DIY Eye Serum - Everyday Essentials

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DIY Eye Serum

Plant Therapy DIY Eye Serum

DIY Eye Serum

Let’s face it, it’s the end of summer. We’ve vacationed, gardened, spent time with our families and friend and we are tired. Well, at least I am! So I set out to find something to help me look less tired! I rely on my morning cup of coffee to put some pep in my step and I thought it would also be useful to pep up my looks. Check out how below…

DIY Caffeine Eye Serum

Plant Therapy DIY Caffeine Eye Serum

What you’ll need:



What you’ll do:

  1. Place coffee grounds in glass jar
  2. Pour meadowfoam to cover (about 1/4 cup)
  3. Allow to sit for a week or so
  4. Strain the coffee grounds out of the carrier
  5. Decant into 10 mL bottle(s)
  6. To use: smooth under eyes after each cleansing

I hope you enjoy your perkier looking eyes! Let us know if you decide to make this project & how it works for you!

Why did I choose Meadowfoam for this project? Meadowfoam Carrier Oil contains 98% fatty acids long-chain carbon atoms. It is resistant to oxidation due to naturally occurring tocopherols, and is one of the most stable lipids known and will actually extend the shelf life of less stable ingredients. As a result, it has an extremely long shelf life. Meadowfoam Carrier Oil has wonderful moisturizing and rejuvenating properties and is highly recommended for use in cosmetics and skin care products especially for its UV protection properties. It is a key ingredient in many different products such as suntan lotion, massage oils and lotions, hand/facial creams, hair and scalp products, cuticle repair cream, foundations, rouges, face powders, lip sticks, shampoos, shaving creams and various other balms. Meadowfoam absorbs easily into the skin leaving a silky smooth feel.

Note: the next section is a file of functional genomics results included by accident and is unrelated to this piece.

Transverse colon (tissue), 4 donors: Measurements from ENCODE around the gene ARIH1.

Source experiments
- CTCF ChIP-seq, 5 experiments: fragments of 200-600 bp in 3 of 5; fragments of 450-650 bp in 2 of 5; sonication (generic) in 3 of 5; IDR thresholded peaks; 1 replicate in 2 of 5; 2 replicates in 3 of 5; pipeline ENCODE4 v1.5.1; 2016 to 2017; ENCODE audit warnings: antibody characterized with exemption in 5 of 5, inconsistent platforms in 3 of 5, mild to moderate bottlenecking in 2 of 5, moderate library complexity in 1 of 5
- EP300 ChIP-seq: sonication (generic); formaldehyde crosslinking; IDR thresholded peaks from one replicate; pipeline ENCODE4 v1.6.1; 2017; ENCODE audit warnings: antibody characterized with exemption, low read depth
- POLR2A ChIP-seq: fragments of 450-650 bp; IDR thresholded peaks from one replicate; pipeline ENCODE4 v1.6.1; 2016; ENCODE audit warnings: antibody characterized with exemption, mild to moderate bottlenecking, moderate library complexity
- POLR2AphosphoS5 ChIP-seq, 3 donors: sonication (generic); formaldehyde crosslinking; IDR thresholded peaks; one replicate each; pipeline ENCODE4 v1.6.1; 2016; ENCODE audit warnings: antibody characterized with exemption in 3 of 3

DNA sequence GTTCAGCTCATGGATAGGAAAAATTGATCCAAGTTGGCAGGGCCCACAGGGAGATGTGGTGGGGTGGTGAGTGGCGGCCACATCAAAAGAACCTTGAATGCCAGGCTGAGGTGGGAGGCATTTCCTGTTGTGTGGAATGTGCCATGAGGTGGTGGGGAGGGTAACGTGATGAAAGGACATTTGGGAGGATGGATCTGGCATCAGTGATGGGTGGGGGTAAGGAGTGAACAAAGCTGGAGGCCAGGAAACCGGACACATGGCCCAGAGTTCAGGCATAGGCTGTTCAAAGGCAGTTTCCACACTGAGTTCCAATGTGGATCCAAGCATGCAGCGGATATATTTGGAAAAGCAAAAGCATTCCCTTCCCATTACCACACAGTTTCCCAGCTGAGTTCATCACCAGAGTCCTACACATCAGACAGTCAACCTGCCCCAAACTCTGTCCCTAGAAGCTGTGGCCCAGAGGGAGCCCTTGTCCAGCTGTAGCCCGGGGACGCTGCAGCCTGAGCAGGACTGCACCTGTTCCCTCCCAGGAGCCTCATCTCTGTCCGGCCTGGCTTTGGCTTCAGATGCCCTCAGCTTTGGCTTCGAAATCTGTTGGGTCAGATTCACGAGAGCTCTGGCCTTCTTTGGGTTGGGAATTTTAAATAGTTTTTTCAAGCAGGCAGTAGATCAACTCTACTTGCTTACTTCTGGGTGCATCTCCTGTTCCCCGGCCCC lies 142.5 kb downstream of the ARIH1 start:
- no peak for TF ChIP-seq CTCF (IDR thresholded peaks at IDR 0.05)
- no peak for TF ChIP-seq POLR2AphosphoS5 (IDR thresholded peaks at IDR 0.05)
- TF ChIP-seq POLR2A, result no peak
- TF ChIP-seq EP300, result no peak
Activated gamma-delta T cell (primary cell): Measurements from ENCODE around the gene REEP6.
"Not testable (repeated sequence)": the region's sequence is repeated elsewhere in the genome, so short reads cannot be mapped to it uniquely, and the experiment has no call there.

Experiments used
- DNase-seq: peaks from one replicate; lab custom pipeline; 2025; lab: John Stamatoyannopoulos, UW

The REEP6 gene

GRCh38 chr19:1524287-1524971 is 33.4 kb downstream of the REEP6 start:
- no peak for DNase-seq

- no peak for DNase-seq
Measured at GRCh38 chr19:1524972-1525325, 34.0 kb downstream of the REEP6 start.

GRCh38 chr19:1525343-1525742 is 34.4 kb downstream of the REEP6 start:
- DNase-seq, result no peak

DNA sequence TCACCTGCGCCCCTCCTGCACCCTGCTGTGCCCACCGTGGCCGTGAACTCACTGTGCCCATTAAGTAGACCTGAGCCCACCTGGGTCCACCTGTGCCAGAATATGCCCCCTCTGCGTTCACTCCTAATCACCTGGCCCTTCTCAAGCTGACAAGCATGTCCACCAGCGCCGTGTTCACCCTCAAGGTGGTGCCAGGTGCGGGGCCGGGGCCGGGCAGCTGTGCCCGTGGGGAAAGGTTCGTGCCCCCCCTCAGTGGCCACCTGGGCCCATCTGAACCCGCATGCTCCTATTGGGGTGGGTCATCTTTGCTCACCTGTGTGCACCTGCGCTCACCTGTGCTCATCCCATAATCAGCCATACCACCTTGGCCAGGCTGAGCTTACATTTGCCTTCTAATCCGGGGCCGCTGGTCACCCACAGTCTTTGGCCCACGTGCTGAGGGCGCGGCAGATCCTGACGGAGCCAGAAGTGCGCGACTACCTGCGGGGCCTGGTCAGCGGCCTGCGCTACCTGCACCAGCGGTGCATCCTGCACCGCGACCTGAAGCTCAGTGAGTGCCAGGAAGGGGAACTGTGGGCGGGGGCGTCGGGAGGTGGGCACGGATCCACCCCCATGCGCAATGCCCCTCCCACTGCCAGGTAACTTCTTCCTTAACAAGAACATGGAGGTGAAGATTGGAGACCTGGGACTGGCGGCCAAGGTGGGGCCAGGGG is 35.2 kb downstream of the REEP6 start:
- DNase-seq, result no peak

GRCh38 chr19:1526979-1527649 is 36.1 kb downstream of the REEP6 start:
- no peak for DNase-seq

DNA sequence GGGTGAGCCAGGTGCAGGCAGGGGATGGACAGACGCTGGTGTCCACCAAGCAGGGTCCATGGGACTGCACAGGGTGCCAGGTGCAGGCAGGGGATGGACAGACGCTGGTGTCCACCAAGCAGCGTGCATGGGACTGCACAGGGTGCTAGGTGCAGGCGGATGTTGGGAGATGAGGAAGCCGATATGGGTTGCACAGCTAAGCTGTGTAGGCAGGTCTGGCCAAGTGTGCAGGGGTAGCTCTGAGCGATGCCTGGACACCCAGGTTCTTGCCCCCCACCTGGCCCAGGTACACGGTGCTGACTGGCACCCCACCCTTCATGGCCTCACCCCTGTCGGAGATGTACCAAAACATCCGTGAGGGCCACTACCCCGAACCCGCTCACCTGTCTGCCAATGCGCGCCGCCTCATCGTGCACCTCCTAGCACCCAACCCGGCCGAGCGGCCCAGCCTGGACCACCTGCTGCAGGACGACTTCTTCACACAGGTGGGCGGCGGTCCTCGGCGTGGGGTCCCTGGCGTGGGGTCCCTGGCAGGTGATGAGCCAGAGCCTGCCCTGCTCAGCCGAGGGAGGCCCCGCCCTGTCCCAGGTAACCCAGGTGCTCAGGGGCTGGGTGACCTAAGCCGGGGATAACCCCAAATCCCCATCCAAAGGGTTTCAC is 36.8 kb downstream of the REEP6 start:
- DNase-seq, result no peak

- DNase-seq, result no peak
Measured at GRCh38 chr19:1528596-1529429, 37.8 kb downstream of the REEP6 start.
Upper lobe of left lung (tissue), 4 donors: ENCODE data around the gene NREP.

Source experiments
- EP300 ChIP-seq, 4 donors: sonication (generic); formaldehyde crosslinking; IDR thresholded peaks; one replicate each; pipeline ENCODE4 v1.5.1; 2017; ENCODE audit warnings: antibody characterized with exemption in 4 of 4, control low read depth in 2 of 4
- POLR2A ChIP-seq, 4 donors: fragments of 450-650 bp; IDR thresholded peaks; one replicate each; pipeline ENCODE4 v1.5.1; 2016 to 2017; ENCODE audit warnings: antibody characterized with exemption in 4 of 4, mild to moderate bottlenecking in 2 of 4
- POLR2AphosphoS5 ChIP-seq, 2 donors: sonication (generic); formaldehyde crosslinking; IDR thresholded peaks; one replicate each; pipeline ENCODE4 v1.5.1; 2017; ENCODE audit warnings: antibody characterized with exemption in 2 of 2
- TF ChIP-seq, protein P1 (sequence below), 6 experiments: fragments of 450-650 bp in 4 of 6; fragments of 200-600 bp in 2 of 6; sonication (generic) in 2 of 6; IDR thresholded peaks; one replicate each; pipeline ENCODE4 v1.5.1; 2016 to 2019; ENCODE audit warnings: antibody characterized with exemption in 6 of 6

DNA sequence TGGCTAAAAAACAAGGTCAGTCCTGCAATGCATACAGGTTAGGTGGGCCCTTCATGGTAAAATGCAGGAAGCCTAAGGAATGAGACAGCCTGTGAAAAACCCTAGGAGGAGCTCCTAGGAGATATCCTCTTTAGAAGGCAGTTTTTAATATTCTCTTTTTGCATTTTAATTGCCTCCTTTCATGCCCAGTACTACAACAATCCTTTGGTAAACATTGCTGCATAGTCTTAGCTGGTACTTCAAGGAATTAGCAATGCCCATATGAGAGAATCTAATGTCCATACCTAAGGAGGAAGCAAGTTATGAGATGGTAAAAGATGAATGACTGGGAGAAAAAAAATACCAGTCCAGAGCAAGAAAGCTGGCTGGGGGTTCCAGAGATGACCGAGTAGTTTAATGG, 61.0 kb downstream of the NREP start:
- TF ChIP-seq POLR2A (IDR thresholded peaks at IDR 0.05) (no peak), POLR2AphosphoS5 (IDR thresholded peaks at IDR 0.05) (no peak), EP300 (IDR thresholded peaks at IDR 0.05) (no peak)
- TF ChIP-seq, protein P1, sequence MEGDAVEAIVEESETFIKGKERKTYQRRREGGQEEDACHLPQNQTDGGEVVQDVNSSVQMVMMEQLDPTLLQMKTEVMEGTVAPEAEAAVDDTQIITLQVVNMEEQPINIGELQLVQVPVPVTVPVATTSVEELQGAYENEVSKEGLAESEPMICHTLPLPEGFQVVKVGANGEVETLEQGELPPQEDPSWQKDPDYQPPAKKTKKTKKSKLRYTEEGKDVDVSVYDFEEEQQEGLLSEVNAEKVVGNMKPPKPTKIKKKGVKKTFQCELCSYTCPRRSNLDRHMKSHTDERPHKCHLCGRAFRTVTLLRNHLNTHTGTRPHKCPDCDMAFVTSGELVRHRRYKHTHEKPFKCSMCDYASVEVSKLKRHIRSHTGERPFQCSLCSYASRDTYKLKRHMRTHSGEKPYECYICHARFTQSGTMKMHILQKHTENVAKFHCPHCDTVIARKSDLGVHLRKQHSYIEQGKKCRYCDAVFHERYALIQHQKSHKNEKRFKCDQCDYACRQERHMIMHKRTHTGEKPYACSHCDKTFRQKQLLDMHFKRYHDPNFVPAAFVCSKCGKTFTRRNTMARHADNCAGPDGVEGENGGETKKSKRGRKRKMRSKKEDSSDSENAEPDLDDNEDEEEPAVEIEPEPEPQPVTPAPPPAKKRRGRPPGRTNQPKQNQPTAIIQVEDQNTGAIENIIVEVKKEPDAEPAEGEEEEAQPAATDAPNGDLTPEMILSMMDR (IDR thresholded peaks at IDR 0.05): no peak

Don’t forget – as always, we want to hear from you! Contact us by emailing [email protected] for any questions, concerns or comments you may have. You can join our Facebook group Safe Essential Oil Recipes and participate in lively conversation with other essential oils users. We have your safety in mind – so come hang out with us to learn even more! We look forward to seeing you there!